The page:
Reviews for Here Lies the Librarian


AudioFile Reviews 2006 August
If any author could combine auto racing, feminism, cross-town rivalries, orphaned children, a tornado, and libraries into an engaging novel, that author would be Richard Peck. Lara Everly skillfully narrates the story of this quirky Indiana town of 1914. She exudes the independence of Peewee, nŽe Eleanor McGrath, who is not going to continue her schooling or wear a dress unless it fits into her plan. Everly brings personalities--an eccentric uncle, the show stopping Butler University library science students with their flashy cars, the conniving Kirby brothers--to life. She narrates with a flat affect that underscores Peck's signature deadpan humor. A.R. (c) AudioFile 2006, Portland, Maine

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School Library Journal Review 2006 September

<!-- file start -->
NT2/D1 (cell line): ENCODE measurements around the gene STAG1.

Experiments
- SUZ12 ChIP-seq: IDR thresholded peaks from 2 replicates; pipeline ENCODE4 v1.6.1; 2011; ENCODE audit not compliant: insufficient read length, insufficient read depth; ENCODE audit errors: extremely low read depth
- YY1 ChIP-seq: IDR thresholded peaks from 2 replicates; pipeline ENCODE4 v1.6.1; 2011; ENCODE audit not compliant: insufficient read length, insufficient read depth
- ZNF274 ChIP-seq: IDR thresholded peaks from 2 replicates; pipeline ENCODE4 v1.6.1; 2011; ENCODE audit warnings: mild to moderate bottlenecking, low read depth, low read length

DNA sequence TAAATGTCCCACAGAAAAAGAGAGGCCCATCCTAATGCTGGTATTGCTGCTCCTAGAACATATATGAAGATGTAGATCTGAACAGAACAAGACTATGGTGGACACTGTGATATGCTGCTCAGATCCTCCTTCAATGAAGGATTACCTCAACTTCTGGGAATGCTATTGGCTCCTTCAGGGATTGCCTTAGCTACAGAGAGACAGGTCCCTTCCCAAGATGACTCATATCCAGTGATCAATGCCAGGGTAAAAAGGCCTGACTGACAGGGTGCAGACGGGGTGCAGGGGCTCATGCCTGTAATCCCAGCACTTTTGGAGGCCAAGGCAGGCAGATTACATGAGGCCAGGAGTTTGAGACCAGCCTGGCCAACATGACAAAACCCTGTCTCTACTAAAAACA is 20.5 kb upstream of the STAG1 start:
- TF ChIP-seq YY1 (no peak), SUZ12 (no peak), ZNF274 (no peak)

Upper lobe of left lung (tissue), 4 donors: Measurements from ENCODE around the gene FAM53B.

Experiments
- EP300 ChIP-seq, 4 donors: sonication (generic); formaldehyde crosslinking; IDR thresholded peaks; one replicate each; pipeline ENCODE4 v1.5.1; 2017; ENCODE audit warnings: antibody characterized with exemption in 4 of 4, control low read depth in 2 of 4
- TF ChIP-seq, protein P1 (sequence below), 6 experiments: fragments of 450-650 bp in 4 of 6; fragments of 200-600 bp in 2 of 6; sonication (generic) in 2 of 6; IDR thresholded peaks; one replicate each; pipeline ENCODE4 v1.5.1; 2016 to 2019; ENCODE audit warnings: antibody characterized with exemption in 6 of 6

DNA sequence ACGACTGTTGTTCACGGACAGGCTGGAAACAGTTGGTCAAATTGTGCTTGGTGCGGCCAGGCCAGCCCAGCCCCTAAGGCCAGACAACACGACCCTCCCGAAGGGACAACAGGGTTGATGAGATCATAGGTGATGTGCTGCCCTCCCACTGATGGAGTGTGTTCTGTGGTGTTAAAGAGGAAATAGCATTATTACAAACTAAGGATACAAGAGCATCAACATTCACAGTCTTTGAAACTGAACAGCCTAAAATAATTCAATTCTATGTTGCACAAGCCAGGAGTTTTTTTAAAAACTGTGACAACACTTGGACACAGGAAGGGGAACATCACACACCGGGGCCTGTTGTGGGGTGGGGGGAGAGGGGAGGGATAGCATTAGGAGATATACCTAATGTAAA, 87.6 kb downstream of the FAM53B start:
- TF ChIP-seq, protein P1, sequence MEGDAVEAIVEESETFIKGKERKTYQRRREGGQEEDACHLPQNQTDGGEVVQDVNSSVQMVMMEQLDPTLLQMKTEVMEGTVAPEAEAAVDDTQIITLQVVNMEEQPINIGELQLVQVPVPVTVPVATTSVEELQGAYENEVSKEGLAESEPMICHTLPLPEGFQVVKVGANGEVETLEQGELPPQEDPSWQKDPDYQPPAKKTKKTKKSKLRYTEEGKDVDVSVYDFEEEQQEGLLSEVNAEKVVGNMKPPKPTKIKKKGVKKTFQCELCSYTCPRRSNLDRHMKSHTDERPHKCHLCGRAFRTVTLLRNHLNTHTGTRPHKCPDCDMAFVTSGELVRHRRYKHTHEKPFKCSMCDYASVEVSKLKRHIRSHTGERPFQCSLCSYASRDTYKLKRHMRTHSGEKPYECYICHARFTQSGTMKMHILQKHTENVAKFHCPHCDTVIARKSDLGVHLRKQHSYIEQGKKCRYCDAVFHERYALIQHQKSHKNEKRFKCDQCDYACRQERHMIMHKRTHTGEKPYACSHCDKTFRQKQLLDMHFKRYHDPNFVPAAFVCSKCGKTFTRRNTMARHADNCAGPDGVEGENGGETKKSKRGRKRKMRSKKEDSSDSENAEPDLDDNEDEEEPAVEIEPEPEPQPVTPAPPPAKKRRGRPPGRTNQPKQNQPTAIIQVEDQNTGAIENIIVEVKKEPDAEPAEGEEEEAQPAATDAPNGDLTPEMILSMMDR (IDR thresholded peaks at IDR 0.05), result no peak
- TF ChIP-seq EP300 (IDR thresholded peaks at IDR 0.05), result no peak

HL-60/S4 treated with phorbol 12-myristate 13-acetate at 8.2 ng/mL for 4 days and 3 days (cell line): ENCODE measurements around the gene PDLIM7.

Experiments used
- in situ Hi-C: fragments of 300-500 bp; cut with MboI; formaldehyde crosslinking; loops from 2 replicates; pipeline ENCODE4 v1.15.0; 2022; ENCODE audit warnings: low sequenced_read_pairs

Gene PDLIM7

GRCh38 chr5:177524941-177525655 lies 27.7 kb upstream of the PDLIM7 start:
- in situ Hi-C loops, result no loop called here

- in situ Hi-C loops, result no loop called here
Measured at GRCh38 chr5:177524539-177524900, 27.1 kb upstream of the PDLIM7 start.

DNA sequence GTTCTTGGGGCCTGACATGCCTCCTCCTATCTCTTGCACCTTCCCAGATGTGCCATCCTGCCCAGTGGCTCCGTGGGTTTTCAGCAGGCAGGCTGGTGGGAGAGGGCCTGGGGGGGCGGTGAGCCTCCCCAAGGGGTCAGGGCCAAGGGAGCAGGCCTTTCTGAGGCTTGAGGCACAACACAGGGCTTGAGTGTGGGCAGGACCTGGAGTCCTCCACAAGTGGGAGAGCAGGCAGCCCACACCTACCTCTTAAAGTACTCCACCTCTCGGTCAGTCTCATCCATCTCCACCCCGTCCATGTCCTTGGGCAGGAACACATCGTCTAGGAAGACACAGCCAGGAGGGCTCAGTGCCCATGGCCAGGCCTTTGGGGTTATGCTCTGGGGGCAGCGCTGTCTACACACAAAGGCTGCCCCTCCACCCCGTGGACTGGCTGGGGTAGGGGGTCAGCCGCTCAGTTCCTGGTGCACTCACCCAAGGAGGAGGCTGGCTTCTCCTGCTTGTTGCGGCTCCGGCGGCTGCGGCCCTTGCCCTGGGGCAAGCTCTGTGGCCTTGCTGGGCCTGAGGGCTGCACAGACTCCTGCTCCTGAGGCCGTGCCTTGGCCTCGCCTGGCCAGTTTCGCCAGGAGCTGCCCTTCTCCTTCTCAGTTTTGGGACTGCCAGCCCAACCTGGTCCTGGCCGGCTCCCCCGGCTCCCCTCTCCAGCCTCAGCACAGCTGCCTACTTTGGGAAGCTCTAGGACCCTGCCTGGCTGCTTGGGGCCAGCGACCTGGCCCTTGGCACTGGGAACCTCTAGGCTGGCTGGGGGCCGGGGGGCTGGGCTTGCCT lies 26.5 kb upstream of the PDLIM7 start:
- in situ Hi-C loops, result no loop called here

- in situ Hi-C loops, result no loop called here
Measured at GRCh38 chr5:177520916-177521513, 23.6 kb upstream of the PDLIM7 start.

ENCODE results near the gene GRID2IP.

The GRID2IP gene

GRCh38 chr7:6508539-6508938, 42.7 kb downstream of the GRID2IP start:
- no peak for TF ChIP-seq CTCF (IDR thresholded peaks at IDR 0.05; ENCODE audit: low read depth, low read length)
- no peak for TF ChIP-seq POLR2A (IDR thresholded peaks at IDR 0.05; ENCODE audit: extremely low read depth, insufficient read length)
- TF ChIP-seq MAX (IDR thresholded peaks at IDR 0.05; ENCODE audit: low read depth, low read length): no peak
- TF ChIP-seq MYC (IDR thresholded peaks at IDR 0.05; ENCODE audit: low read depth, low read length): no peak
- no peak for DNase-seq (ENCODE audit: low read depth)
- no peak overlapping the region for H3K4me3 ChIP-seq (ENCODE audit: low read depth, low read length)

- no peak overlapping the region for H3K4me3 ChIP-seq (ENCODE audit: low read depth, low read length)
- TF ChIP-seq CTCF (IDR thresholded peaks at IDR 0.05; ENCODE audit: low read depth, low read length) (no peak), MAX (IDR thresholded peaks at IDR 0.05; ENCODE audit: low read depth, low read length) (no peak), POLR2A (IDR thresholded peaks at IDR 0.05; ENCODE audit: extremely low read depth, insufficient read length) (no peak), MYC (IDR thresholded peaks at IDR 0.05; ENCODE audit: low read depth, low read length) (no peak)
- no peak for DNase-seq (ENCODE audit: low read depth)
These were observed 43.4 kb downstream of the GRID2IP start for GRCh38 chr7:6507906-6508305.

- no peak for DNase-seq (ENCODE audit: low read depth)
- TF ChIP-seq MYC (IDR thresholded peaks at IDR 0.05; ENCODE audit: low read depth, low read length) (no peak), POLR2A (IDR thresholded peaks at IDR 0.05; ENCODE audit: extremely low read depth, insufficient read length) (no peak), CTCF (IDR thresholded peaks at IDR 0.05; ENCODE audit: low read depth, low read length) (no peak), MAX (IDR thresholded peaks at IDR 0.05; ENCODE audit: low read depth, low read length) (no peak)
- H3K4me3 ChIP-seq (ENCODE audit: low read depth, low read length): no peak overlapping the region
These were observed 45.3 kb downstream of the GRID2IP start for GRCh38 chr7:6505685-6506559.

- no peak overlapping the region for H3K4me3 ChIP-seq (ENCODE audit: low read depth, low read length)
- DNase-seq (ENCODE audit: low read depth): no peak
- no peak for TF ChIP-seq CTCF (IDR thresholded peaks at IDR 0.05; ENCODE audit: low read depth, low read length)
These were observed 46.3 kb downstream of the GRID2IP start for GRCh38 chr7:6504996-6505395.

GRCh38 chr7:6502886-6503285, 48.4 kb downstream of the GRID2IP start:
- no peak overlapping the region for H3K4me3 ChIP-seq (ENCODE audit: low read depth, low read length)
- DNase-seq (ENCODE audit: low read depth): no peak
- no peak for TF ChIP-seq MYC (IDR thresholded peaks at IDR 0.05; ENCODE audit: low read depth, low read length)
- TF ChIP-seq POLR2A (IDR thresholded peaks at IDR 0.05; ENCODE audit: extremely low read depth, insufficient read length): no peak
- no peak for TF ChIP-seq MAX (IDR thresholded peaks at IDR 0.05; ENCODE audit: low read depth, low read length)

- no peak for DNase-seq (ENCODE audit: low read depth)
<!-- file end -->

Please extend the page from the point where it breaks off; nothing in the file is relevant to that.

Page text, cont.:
Gr 6-9 Richard Peck seems determined to create his own sub-genre: nostalgic fiction. Just like A Long Way from Chicago (Dial, 1998) and A Year Down Yonder (Dial, 2000), this title (Dial, 2006) is a keeper. Set in rural Indiana, circa 1914, tomboy PeeWee works with her adored older brother Jake. The automobile is replacing the horse and buggy and the young brother and sister run a fledgling gas station. When a tornado rips through town and tears up the defunct library, the town elders are shamed into re-opening it. Irene Ridpath and three of her sorority sisters fresh out of library school arrive and set the small town on its ear. Motherless PeeWee has never encountered women with such sophistication, and she begins to re-examine her own femininity. Jake is determined to win a rough and tumble automobile race, but when he’s injured, PeeWee jumps in and finishes the event. Peck is a master at creating enchanting charactersâ€"even his dead librarian has personality. The setting is vividâ€"listeners can almost hear the sound of those first automobiles chugging up the road. Narrator Lara Everly brings the story to life with great charm. Listeners will enjoy this well-done audiobook that weaves in facts about rural life in the early 20th century, feminism, and automobile history.Tricia Melgaard, Centennial Middle School, Broken Arrow, OK

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